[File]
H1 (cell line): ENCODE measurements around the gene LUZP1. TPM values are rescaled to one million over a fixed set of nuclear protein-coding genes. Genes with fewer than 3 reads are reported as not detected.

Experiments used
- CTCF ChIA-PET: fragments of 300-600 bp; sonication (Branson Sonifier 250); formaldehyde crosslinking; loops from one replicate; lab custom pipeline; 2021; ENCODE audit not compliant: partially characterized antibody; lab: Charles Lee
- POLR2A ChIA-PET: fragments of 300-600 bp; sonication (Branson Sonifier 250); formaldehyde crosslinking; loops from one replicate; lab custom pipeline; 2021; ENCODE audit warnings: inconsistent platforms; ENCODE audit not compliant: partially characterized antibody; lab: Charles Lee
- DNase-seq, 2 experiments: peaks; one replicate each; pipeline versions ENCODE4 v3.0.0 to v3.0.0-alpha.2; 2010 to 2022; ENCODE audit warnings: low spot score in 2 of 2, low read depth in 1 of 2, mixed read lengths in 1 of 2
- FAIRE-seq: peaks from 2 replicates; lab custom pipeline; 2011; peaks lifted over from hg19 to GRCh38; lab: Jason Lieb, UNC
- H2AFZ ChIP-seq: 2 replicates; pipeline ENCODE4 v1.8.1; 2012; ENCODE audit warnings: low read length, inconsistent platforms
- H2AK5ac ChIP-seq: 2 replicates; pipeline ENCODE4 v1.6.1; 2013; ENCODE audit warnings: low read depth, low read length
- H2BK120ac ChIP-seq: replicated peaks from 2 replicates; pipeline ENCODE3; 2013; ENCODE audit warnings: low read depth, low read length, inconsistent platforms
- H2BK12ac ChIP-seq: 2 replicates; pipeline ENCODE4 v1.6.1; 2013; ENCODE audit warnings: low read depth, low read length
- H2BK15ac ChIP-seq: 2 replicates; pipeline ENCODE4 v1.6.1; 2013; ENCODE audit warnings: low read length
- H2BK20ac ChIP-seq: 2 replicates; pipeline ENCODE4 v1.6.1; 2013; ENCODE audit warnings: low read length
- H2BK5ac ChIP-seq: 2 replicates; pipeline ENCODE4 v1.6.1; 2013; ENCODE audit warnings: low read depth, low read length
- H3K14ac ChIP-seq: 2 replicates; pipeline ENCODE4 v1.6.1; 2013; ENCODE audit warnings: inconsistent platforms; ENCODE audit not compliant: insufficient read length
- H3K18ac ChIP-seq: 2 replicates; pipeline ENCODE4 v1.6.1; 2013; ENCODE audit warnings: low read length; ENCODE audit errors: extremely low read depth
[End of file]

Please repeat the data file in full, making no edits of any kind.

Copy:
H1 (cell line): ENCODE measurements around the gene LUZP1. TPM values are rescaled to one million over a fixed set of nuclear protein-coding genes. Genes with fewer than 3 reads are reported as not detected.

Experiments used
- CTCF ChIA-PET: fragments of 300-600 bp; sonication (Branson Sonifier 250); formaldehyde crosslinking; loops from one replicate; lab custom pipeline; 2021; ENCODE audit not compliant: partially characterized antibody; lab: Charles Lee
- POLR2A ChIA-PET: fragments of 300-600 bp; sonication (Branson Sonifier 250); formaldehyde crosslinking; loops from one replicate; lab custom pipeline; 2021; ENCODE audit warnings: inconsistent platforms; ENCODE audit not compliant: partially characterized antibody; lab: Charles Lee
- DNase-seq, 2 experiments: peaks; one replicate each; pipeline versions ENCODE4 v3.0.0 to v3.0.0-alpha.2; 2010 to 2022; ENCODE audit warnings: low spot score in 2 of 2, low read depth in 1 of 2, mixed read lengths in 1 of 2
- FAIRE-seq: peaks from 2 replicates; lab custom pipeline; 2011; peaks lifted over from hg19 to GRCh38; lab: Jason Lieb, UNC
- H2AFZ ChIP-seq: 2 replicates; pipeline ENCODE4 v1.8.1; 2012; ENCODE audit warnings: low read length, inconsistent platforms
- H2AK5ac ChIP-seq: 2 replicates; pipeline ENCODE4 v1.6.1; 2013; ENCODE audit warnings: low read depth, low read length
- H2BK120ac ChIP-seq: replicated peaks from 2 replicates; pipeline ENCODE3; 2013; ENCODE audit warnings: low read depth, low read length, inconsistent platforms
- H2BK12ac ChIP-seq: 2 replicates; pipeline ENCODE4 v1.6.1; 2013; ENCODE audit warnings: low read depth, low read length
- H2BK15ac ChIP-seq: 2 replicates; pipeline ENCODE4 v1.6.1; 2013; ENCODE audit warnings: low read length
- H2BK20ac ChIP-seq: 2 replicates; pipeline ENCODE4 v1.6.1; 2013; ENCODE audit warnings: low read length
- H2BK5ac ChIP-seq: 2 replicates; pipeline ENCODE4 v1.6.1; 2013; ENCODE audit warnings: low read depth, low read length
- H3K14ac ChIP-seq: 2 replicates; pipeline ENCODE4 v1.6.1; 2013; ENCODE audit warnings: inconsistent platforms; ENCODE audit not compliant: insufficient read length
- H3K18ac ChIP-seq: 2 replicates; pipeline ENCODE4 v1.6.1; 2013; ENCODE audit warnings: low read length; ENCODE audit errors: extremely low read depth